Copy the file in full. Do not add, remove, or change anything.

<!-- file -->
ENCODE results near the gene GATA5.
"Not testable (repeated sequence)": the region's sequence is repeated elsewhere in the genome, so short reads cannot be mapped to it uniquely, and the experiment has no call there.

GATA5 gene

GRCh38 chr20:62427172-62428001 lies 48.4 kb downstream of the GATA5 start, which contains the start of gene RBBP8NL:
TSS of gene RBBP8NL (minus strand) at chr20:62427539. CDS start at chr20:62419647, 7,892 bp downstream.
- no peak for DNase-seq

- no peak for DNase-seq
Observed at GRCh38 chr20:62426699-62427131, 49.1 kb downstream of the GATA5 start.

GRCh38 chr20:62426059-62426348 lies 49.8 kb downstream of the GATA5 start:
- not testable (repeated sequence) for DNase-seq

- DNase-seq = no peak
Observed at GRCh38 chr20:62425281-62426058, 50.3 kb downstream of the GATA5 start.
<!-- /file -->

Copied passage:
ENCODE results near the gene GATA5.
"Not testable (repeated sequence)": the region's sequence is repeated elsewhere in the genome, so short reads cannot be mapped to it uniquely, and the experiment has no call there.

GATA5 gene

GRCh38 chr20:62427172-62428001 lies 48.4 kb downstream of the GATA5 start, which contains the start of gene RBBP8NL:
TSS of gene RBBP8NL (minus strand) at chr20:62427539. CDS start at chr20:62419647, 7,892 bp downstream.
- no peak for DNase-seq

- no peak for DNase-seq
Observed at GRCh38 chr20:62426699-62427131, 49.1 kb downstream of the GATA5 start.

GRCh38 chr20:62426059-62426348 lies 49.8 kb downstream of the GATA5 start:
- not testable (repeated sequence) for DNase-seq

- DNase-seq = no peak
Observed at GRCh38 chr20:62425281-62426058, 50.3 kb downstream of the GATA5 start.